Lay Summary: The contribution of germline genetics to the development of renal cell carcinoma (RCC) has long been recognized. However, there is a paucity of guidelines to define how and when genetic risk assessment should be performed for patients with known or suspected hereditary RCC. Without guidelines, clinicians struggle to define who requires further evaluation, when risk assessment or testing should be done, which genes should be considered, and how counseling and/or testing should be performed. To this end, a multidisciplinary panel of national experts was convened to gauge current opinion on genetic risk assessment in RCC and to enumerate a set of recommendations to guide clinicians when evaluating individuals with suspected hereditary kidney cancer.
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http://dx.doi.org/10.1002/cncr.33679DOI Listing
November 2021

NNT mediates redox-dependent pigmentation via a UVB- and MITF-independent mechanism.

Cell 2021 Aug 6;184(16):4268-4283.e20. Epub 2021 Jul 6.

Cutaneous Biology Research Center, Department of Dermatology, Massachusetts General Hospital, Harvard Medical School, Charlestown, MA 02129, USA.

Ultraviolet (UV) light and incompletely understood genetic and epigenetic variations determine skin color. Here we describe an UV- and microphthalmia-associated transcription factor (MITF)-independent mechanism of skin pigmentation. Targeting the mitochondrial redox-regulating enzyme nicotinamide nucleotide transhydrogenase (NNT) resulted in cellular redox changes that affect tyrosinase degradation. These changes regulate melanosome maturation and, consequently, eumelanin levels and pigmentation. Topical application of small-molecule inhibitors yielded skin darkening in human skin, and mice with decreased NNT function displayed increased pigmentation. Additionally, genetic modification of NNT in zebrafish alters melanocytic pigmentation. Analysis of four diverse human cohorts revealed significant associations of skin color, tanning, and sun protection use with various single-nucleotide polymorphisms within NNT. NNT levels were independent of UVB irradiation and redox modulation. Individuals with postinflammatory hyperpigmentation or lentigines displayed decreased skin NNT levels, suggesting an NNT-driven, redox-dependent pigmentation mechanism that can be targeted with NNT-modifying topical drugs for medical and cosmetic purposes.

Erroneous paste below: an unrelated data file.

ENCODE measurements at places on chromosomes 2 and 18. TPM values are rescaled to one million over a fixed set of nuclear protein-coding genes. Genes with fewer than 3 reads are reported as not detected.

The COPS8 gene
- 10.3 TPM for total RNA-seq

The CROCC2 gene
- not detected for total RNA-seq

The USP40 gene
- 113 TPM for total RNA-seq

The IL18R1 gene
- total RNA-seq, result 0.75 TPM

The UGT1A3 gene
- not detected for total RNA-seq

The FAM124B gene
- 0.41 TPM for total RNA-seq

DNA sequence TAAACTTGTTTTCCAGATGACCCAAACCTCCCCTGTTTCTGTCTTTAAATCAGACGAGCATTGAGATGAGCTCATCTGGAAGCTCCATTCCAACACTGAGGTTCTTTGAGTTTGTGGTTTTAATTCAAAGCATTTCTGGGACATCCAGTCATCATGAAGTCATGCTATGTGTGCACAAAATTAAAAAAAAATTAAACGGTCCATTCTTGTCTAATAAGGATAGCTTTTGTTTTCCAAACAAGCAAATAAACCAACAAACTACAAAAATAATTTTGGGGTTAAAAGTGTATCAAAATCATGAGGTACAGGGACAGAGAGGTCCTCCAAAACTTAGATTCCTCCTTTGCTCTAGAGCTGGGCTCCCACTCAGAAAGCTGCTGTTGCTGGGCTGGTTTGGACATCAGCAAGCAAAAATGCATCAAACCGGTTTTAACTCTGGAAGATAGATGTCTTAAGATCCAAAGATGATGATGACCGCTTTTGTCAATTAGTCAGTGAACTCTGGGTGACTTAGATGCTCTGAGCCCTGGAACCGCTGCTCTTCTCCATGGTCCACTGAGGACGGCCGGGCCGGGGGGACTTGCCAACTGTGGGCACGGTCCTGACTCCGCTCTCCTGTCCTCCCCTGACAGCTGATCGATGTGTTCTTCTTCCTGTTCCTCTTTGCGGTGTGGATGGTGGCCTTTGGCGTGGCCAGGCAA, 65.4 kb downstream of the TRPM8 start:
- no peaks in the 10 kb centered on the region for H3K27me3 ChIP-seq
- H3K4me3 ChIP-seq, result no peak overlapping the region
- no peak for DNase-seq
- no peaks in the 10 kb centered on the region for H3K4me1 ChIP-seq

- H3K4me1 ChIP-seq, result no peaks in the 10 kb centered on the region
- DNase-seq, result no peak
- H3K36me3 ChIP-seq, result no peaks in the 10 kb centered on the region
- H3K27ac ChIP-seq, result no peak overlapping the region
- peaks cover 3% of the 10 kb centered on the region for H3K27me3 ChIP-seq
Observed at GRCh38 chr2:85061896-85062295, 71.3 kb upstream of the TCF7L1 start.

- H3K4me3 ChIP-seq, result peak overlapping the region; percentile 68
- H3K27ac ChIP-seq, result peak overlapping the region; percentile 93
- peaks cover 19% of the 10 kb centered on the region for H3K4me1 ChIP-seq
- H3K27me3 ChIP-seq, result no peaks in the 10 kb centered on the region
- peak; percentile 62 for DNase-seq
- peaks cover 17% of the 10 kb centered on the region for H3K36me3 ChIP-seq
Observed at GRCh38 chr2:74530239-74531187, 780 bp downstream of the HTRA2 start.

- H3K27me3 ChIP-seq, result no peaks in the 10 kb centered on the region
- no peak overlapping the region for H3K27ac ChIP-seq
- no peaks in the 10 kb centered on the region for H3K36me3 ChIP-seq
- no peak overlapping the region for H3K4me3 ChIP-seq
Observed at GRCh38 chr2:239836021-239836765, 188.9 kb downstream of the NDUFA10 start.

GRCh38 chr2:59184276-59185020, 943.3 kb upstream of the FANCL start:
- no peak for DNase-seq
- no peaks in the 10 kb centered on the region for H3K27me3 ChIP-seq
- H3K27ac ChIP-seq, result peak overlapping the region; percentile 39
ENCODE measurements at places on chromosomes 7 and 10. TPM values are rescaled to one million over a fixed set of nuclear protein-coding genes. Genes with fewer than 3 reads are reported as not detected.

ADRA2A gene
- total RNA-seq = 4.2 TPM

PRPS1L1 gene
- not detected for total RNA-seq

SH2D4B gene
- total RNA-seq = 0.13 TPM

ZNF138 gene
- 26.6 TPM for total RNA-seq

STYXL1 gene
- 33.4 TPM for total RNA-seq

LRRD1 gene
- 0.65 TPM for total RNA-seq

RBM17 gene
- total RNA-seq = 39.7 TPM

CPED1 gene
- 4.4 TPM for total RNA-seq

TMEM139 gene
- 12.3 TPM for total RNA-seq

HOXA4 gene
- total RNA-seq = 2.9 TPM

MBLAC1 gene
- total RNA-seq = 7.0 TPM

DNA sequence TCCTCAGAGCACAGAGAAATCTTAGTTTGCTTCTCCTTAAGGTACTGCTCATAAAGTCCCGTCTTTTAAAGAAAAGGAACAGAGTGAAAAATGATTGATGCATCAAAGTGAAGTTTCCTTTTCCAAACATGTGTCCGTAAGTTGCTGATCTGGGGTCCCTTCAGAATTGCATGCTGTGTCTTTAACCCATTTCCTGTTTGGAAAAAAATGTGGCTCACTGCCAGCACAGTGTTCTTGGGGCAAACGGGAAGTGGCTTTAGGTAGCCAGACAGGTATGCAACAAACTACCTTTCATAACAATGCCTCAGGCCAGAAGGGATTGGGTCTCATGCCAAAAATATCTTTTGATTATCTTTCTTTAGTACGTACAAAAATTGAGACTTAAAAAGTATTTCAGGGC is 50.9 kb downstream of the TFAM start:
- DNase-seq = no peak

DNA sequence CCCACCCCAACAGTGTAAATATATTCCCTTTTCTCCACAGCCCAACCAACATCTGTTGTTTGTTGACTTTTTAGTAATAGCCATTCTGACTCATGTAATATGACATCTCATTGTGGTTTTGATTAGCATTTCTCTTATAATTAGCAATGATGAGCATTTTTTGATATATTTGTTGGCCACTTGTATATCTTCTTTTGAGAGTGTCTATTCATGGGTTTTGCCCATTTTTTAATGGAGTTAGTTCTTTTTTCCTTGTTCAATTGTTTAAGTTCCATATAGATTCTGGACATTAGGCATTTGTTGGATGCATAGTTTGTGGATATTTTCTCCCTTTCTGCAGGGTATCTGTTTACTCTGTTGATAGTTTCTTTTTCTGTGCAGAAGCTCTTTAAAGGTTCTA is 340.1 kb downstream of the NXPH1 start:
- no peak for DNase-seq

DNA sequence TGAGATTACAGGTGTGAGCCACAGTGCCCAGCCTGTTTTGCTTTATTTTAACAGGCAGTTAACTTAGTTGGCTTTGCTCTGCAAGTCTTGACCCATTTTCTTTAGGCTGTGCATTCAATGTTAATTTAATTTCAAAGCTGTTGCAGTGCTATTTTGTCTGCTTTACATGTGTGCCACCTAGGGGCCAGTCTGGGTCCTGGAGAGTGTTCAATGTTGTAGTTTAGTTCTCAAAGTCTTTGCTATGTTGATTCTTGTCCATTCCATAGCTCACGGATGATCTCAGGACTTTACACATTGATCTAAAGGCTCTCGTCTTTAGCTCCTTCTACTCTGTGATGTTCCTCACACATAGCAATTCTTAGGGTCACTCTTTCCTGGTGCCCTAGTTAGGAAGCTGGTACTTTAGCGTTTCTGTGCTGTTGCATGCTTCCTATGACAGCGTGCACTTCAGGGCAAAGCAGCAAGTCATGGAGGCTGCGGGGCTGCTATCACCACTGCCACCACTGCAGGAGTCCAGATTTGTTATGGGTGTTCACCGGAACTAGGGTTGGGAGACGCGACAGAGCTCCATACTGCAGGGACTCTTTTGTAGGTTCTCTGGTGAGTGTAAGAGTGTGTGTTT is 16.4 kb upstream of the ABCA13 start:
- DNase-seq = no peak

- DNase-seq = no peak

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http://dx.doi.org/10.1016/j.cell.2021.06.022DOI Listing
http://www.ncbi.nlm.nih.gov/pmc/articles/PMC8349839PMC
August 2021

Differential substrate use in EGF- and oncogenic KRAS-stimulated human mammary epithelial cells.

FEBS J 2021 10 13;288(19):5629-5649. Epub 2021 May 13.

Department of Chemical Engineering, Massachusetts Institute of Technology, Cambridge, MA, USA.